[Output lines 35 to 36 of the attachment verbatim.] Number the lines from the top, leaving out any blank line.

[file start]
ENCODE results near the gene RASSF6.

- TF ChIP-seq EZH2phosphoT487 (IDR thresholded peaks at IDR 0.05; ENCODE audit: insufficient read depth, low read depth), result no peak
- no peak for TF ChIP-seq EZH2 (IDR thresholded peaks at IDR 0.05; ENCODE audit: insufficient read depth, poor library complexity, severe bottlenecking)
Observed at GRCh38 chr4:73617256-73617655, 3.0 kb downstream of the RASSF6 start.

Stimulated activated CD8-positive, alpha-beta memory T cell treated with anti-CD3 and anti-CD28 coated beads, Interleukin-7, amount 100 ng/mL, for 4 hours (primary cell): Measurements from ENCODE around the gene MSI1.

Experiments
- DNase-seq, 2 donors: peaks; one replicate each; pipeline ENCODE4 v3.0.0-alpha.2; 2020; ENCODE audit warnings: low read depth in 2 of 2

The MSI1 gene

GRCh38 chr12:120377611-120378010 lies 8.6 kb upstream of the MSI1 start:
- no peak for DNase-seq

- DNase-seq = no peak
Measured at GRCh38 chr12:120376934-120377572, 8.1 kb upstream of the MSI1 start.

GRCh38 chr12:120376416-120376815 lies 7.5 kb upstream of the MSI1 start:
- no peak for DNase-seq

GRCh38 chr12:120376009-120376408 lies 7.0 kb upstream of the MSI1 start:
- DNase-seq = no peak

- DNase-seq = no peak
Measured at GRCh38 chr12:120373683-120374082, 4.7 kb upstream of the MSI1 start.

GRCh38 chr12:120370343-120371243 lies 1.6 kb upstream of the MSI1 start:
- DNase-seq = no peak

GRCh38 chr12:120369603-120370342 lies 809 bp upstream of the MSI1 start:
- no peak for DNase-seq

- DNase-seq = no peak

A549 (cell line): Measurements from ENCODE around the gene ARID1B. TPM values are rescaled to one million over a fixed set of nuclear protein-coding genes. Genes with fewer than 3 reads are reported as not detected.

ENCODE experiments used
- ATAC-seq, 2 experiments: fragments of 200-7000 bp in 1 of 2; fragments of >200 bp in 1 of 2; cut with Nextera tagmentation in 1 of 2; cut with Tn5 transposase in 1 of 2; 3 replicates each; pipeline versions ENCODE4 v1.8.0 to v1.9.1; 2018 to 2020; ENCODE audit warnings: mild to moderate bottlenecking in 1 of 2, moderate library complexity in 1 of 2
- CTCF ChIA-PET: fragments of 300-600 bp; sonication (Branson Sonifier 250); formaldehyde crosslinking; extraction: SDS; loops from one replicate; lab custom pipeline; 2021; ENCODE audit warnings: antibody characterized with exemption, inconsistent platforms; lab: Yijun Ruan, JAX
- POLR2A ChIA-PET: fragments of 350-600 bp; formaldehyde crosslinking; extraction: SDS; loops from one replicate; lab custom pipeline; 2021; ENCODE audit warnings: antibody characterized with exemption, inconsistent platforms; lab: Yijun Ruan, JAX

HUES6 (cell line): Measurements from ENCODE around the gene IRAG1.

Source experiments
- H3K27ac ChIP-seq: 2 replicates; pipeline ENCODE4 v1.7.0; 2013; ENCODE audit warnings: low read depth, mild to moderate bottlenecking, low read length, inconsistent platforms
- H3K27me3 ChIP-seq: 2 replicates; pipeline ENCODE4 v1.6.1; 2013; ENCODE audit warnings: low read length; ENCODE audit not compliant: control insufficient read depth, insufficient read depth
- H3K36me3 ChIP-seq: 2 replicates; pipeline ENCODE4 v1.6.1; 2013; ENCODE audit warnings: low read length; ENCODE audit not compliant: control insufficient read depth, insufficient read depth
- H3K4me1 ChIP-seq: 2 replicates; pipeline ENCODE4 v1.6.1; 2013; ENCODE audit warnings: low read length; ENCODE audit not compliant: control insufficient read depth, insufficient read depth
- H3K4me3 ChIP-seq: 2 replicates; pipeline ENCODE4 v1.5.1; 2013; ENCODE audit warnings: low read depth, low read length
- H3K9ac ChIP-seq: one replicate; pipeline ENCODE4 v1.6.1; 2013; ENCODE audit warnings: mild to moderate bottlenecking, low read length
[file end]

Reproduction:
- H3K4me3 ChIP-seq: 2 replicates; pipeline ENCODE4 v1.5.1; 2013; ENCODE audit warnings: low read depth, low read length
- H3K9ac ChIP-seq: one replicate; pipeline ENCODE4 v1.6.1; 2013; ENCODE audit warnings: mild to moderate bottlenecking, low read length